Najib’s poverty illusion

Najib claims his government has reduced poverty in Malaysia. In reality, the country is approaching a crisis.

By Oliver Ward

In early 2017, Malaysian Prime Minister Najib Razak announced his plan to reduce poverty in Malaysia. He promised every citizen would benefit from Malaysia’s economic development. Nine months later and Najib has not been true to his word. He is leaving many citizens behind.

The government’s statistics do not reflect the whole truth

Najib celebrated the poverty rate of Malaysia dropping to 0.6%. Indonesia has a rate of 40% and in the Philippines it is 26.3%. Najib took the opportunity to express pride at the gross national income (GNI) per capita during his speech at Invest Malaysia in July. The figure is now at US$9,850, an increase of 30.5% on the 2009 figure.

But these figures do not paint the whole picture. While GNI per capital was increasing up until 2014, in recent years, it has fallen. Najib did not mention the decrease in his speech.

Source: World Bank

GNI per capita has been falling, while living costs have been steadily rising. Between 2010 and 2017 food and non-alcoholic beverages in Malaysia have increased in price by 30.3%. Housing, water, and electricity bills increased by 22.6% in the same period. As a result, rising costs are eroding living standards in Malaysia.

The number of poor families is increasing

In 2014, the Selangor Islamic Religious Council registered 44,393 families as poor. In 2016, this number increased to 46,500. The situation is reaching a crisis point. A recent survey by Merdeka Centre found that around 15% of Malaysians are skipping meals to ensure their survival. The World Health Organisation (WHO) also found that 28% of children between 12 and 23 months-old in Malaysia suffer from stunting due to malnutrition. The WHO considers 30% a health emergency.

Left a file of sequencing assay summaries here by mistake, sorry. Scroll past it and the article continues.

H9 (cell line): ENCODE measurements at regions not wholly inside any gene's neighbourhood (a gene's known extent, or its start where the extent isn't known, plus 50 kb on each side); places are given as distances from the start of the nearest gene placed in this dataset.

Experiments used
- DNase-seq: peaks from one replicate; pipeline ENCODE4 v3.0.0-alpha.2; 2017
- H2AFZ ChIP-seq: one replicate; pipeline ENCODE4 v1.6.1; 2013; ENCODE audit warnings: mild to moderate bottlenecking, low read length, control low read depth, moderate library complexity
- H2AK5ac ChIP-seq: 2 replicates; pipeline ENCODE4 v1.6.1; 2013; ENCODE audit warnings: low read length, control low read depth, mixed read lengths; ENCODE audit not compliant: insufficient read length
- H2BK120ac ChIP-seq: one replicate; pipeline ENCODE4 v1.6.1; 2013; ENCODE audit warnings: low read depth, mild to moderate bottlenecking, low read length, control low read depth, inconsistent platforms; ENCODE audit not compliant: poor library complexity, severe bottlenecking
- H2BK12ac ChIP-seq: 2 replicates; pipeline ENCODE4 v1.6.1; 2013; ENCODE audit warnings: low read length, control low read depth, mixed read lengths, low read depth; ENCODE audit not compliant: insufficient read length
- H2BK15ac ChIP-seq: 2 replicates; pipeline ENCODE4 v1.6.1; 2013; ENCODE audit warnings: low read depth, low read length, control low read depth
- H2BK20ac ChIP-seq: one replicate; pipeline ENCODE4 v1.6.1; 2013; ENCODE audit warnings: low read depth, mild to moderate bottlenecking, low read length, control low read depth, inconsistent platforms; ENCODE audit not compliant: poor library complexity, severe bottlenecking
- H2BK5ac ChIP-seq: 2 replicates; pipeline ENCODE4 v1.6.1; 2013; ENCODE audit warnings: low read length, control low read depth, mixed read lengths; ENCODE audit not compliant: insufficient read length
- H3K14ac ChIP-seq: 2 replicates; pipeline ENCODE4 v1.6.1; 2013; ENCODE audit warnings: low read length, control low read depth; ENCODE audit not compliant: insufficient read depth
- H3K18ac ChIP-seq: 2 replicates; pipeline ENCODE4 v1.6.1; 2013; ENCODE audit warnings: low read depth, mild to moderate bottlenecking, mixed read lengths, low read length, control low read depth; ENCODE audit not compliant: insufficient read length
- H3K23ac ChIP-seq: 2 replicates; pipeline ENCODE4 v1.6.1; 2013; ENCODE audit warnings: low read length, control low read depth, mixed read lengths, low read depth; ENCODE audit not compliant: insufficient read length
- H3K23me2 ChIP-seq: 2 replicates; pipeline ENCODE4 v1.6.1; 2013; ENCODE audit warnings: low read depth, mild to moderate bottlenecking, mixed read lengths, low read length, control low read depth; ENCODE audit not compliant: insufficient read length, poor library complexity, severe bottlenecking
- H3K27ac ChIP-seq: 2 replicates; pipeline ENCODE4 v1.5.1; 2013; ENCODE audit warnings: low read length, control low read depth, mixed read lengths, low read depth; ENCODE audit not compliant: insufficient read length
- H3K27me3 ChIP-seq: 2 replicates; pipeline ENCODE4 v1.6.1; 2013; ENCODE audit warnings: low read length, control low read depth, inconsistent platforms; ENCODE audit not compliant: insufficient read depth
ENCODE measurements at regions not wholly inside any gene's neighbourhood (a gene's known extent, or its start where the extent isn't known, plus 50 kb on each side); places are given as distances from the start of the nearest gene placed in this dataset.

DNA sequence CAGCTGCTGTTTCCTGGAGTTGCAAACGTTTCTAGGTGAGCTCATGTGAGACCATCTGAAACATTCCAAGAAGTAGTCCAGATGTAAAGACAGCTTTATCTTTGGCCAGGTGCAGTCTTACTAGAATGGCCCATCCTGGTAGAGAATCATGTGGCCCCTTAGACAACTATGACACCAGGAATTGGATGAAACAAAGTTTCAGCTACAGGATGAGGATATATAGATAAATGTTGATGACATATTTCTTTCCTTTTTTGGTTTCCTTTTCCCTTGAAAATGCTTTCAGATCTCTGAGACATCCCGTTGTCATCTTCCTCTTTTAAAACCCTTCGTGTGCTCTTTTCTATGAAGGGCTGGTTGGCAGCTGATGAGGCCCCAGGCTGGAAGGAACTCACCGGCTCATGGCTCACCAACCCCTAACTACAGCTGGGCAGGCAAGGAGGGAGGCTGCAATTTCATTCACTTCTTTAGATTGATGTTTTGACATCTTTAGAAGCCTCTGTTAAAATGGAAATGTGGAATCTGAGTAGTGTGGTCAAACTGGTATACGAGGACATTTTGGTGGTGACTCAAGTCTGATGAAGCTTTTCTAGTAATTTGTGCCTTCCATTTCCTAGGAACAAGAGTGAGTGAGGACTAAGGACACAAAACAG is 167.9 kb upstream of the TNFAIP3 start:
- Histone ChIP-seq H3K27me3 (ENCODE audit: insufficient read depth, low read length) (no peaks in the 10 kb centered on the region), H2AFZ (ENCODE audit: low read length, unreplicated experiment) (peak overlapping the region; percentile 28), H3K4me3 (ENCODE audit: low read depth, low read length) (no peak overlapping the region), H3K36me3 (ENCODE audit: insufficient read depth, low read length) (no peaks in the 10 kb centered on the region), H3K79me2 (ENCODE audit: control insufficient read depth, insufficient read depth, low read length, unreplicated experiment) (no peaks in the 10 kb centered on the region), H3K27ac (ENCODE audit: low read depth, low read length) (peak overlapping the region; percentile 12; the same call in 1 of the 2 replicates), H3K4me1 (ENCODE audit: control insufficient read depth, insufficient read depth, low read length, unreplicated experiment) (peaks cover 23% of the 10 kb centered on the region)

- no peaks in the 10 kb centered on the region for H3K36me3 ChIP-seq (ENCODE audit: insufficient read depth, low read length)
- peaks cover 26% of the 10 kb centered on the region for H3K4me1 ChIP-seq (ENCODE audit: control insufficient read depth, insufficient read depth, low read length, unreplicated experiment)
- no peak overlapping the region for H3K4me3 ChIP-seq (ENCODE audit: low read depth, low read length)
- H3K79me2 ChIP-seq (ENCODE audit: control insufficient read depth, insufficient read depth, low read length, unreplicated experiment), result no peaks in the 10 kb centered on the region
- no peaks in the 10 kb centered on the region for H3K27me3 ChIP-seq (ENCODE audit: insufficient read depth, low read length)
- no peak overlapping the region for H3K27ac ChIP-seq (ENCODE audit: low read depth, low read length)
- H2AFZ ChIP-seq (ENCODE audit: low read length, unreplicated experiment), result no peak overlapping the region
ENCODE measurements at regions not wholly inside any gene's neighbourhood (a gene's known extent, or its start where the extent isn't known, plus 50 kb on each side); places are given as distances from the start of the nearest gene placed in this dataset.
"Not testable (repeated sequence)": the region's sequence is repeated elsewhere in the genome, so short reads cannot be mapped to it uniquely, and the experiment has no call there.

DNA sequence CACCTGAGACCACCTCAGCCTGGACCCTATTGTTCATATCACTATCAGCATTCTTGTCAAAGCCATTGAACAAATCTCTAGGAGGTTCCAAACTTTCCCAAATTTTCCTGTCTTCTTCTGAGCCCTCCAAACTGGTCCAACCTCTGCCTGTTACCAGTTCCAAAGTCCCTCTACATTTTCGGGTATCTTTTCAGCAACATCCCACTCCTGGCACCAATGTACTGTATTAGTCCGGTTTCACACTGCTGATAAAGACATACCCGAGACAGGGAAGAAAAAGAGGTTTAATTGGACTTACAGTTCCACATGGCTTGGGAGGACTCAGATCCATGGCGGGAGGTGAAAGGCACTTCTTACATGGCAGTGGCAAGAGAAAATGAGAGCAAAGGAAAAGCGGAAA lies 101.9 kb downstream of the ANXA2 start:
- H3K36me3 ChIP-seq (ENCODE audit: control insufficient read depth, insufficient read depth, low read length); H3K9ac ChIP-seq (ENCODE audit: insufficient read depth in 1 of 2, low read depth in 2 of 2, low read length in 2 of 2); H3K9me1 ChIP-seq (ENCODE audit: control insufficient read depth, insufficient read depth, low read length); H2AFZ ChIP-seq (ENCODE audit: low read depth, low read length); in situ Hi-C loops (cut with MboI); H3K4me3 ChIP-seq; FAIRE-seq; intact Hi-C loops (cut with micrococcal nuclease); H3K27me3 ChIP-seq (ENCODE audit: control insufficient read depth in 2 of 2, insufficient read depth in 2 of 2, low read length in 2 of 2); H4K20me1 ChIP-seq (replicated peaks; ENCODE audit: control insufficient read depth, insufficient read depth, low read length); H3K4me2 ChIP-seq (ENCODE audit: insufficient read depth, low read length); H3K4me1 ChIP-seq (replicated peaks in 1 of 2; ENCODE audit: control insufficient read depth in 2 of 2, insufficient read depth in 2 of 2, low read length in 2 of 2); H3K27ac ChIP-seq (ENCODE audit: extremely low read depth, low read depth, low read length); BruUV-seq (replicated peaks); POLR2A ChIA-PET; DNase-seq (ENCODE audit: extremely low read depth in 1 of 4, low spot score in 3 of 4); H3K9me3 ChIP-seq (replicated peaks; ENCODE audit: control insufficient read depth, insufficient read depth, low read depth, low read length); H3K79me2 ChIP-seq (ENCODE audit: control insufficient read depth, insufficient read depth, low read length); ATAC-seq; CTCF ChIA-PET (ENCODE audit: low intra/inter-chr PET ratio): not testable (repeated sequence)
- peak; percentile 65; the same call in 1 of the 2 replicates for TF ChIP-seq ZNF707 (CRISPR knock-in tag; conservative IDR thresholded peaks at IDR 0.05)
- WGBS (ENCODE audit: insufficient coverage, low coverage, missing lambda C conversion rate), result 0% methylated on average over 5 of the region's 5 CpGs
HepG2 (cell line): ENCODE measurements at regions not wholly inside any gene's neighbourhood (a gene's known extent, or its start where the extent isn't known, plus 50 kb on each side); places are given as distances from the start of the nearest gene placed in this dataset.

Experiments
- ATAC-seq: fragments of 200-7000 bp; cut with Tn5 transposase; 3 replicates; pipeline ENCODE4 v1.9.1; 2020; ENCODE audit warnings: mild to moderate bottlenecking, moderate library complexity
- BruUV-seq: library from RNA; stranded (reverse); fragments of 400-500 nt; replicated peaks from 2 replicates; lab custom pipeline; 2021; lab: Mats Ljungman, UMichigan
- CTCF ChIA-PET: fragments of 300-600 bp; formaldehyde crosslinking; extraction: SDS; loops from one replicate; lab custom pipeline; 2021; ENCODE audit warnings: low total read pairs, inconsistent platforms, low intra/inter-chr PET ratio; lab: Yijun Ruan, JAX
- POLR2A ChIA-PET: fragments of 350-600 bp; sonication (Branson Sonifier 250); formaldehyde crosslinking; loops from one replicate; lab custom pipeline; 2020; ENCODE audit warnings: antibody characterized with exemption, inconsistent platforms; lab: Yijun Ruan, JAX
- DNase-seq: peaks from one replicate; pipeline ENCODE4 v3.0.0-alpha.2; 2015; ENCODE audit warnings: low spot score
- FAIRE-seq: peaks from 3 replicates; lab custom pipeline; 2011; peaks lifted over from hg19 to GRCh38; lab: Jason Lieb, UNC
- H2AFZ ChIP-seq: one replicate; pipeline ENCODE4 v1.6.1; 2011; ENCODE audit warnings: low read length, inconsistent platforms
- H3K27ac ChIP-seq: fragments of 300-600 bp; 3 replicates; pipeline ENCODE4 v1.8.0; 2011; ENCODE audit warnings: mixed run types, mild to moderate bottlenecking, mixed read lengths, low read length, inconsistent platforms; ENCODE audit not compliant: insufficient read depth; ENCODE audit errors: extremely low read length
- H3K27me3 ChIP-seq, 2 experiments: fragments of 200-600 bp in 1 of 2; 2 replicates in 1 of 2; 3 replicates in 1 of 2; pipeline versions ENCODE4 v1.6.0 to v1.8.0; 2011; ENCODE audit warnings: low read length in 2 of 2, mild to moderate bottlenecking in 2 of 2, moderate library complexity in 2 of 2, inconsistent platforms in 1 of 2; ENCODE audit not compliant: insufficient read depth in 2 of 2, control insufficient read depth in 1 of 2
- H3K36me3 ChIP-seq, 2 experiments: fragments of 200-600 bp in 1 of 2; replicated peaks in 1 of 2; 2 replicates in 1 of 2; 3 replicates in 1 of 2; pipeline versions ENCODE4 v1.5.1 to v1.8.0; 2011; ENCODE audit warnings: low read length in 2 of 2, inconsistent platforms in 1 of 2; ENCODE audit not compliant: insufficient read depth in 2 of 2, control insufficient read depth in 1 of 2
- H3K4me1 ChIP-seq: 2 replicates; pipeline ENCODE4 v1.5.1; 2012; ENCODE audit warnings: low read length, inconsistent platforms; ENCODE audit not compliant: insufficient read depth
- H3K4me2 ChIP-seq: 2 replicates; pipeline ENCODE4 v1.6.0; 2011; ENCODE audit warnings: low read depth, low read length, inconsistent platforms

Suriani Aziera and her husband live off less than RM2,000 (US$490). Her husband is a lorry driver. She described her battle for survival, “on top of the money I receive from my husband’s salary, I’ll beg”. “I have been insulted for begging for food to feed my children”.

The erosion of living standards could cost Najib re-election

In March 2017, Malaysia’s annual inflation rate reached 5.1%, far higher than others in the region. Indonesia recorded an annual inflation rate for 2016 of 3.5%, the Philippines hit 1.8%, and Vietnam reached 2.7%. High inflation in Malaysia, coupled with declining living standards, widespread poverty, and malnutrition signal that Najib is losing his grip on the situation.

Najib attempted to reassure voters the situation is under control. Earlier this year. He said, “we have done a lot of work to ease the people’s burden related to the rising cost of living”. He was referring to the introduction of price controls and the increase in affordable housing and healthcare. But high inflation and Najib’s decision to scrap fuel subsidies have swallowed up these small gains.

His opponents are circling. Former Prime Minister Dr Mahathir Mohamed said, “many people feel how poor they are now”. The topic of poverty has become a chink in Najib’s armour ahead of the 2018 election. His opponents, like Mahathir, will use it against him. Unless he can show the public that he has the solutions to ease the vice-grip of poverty, the Malaysian population will remain unconvinced that the future will be brighter under his leadership.